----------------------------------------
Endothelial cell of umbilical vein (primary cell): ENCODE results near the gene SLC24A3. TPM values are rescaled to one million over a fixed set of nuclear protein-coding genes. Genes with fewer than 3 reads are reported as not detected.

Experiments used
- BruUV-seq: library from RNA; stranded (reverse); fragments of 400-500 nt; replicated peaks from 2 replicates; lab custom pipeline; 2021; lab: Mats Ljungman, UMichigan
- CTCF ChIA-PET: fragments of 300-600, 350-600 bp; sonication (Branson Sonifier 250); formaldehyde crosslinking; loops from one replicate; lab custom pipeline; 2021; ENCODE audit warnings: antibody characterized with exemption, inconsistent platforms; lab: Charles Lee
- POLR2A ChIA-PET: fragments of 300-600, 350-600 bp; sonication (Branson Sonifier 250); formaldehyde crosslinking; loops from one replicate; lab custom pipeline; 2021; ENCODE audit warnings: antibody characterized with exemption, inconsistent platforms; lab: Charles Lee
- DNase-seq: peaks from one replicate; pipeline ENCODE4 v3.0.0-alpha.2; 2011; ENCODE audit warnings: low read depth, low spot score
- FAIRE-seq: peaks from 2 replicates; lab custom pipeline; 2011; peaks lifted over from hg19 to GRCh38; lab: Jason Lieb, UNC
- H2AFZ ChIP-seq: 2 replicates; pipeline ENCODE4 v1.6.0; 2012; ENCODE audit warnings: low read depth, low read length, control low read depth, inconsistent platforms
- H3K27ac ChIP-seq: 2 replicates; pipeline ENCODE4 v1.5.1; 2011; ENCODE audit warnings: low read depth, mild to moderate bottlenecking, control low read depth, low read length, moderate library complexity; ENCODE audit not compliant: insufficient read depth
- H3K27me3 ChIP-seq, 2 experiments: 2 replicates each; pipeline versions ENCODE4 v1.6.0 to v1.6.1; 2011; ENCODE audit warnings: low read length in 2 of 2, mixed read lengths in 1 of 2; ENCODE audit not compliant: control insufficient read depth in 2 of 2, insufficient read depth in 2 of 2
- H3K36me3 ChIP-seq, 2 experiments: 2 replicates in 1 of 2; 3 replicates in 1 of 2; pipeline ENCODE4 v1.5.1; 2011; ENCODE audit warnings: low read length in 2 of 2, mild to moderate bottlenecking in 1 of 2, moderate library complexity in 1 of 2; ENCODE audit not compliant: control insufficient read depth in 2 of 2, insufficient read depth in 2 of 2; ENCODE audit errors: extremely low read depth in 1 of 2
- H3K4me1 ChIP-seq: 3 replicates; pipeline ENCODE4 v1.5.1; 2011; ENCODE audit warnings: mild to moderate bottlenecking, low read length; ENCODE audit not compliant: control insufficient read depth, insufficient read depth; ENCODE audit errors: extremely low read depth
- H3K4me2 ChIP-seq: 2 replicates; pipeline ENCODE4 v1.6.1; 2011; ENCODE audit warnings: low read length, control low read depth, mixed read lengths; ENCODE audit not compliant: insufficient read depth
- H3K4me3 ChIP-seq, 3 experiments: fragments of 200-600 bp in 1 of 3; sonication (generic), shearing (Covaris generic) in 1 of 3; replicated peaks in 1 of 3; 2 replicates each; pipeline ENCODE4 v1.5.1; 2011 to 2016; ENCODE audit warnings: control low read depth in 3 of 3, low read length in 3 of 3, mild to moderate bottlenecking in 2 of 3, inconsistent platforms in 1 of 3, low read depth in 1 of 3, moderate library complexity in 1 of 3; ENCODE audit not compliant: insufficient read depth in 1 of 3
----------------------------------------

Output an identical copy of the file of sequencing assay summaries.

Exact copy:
Endothelial cell of umbilical vein (primary cell): ENCODE results near the gene SLC24A3. TPM values are rescaled to one million over a fixed set of nuclear protein-coding genes. Genes with fewer than 3 reads are reported as not detected.

Experiments used
- BruUV-seq: library from RNA; stranded (reverse); fragments of 400-500 nt; replicated peaks from 2 replicates; lab custom pipeline; 2021; lab: Mats Ljungman, UMichigan
- CTCF ChIA-PET: fragments of 300-600, 350-600 bp; sonication (Branson Sonifier 250); formaldehyde crosslinking; loops from one replicate; lab custom pipeline; 2021; ENCODE audit warnings: antibody characterized with exemption, inconsistent platforms; lab: Charles Lee
- POLR2A ChIA-PET: fragments of 300-600, 350-600 bp; sonication (Branson Sonifier 250); formaldehyde crosslinking; loops from one replicate; lab custom pipeline; 2021; ENCODE audit warnings: antibody characterized with exemption, inconsistent platforms; lab: Charles Lee
- DNase-seq: peaks from one replicate; pipeline ENCODE4 v3.0.0-alpha.2; 2011; ENCODE audit warnings: low read depth, low spot score
- FAIRE-seq: peaks from 2 replicates; lab custom pipeline; 2011; peaks lifted over from hg19 to GRCh38; lab: Jason Lieb, UNC
- H2AFZ ChIP-seq: 2 replicates; pipeline ENCODE4 v1.6.0; 2012; ENCODE audit warnings: low read depth, low read length, control low read depth, inconsistent platforms
- H3K27ac ChIP-seq: 2 replicates; pipeline ENCODE4 v1.5.1; 2011; ENCODE audit warnings: low read depth, mild to moderate bottlenecking, control low read depth, low read length, moderate library complexity; ENCODE audit not compliant: insufficient read depth
- H3K27me3 ChIP-seq, 2 experiments: 2 replicates each; pipeline versions ENCODE4 v1.6.0 to v1.6.1; 2011; ENCODE audit warnings: low read length in 2 of 2, mixed read lengths in 1 of 2; ENCODE audit not compliant: control insufficient read depth in 2 of 2, insufficient read depth in 2 of 2
- H3K36me3 ChIP-seq, 2 experiments: 2 replicates in 1 of 2; 3 replicates in 1 of 2; pipeline ENCODE4 v1.5.1; 2011; ENCODE audit warnings: low read length in 2 of 2, mild to moderate bottlenecking in 1 of 2, moderate library complexity in 1 of 2; ENCODE audit not compliant: control insufficient read depth in 2 of 2, insufficient read depth in 2 of 2; ENCODE audit errors: extremely low read depth in 1 of 2
- H3K4me1 ChIP-seq: 3 replicates; pipeline ENCODE4 v1.5.1; 2011; ENCODE audit warnings: mild to moderate bottlenecking, low read length; ENCODE audit not compliant: control insufficient read depth, insufficient read depth; ENCODE audit errors: extremely low read depth
- H3K4me2 ChIP-seq: 2 replicates; pipeline ENCODE4 v1.6.1; 2011; ENCODE audit warnings: low read length, control low read depth, mixed read lengths; ENCODE audit not compliant: insufficient read depth
- H3K4me3 ChIP-seq, 3 experiments: fragments of 200-600 bp in 1 of 3; sonication (generic), shearing (Covaris generic) in 1 of 3; replicated peaks in 1 of 3; 2 replicates each; pipeline ENCODE4 v1.5.1; 2011 to 2016; ENCODE audit warnings: control low read depth in 3 of 3, low read length in 3 of 3, mild to moderate bottlenecking in 2 of 3, inconsistent platforms in 1 of 3, low read depth in 1 of 3, moderate library complexity in 1 of 3; ENCODE audit not compliant: insufficient read depth in 1 of 3